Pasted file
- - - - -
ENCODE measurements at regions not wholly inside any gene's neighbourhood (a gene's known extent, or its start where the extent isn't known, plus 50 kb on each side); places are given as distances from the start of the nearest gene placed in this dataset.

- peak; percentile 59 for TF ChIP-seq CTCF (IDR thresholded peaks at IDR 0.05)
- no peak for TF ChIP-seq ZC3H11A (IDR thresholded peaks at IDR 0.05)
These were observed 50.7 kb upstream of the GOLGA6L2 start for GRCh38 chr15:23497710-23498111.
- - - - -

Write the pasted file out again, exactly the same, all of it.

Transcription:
ENCODE measurements at regions not wholly inside any gene's neighbourhood (a gene's known extent, or its start where the extent isn't known, plus 50 kb on each side); places are given as distances from the start of the nearest gene placed in this dataset.

- peak; percentile 59 for TF ChIP-seq CTCF (IDR thresholded peaks at IDR 0.05)
- no peak for TF ChIP-seq ZC3H11A (IDR thresholded peaks at IDR 0.05)
These were observed 50.7 kb upstream of the GOLGA6L2 start for GRCh38 chr15:23497710-23498111.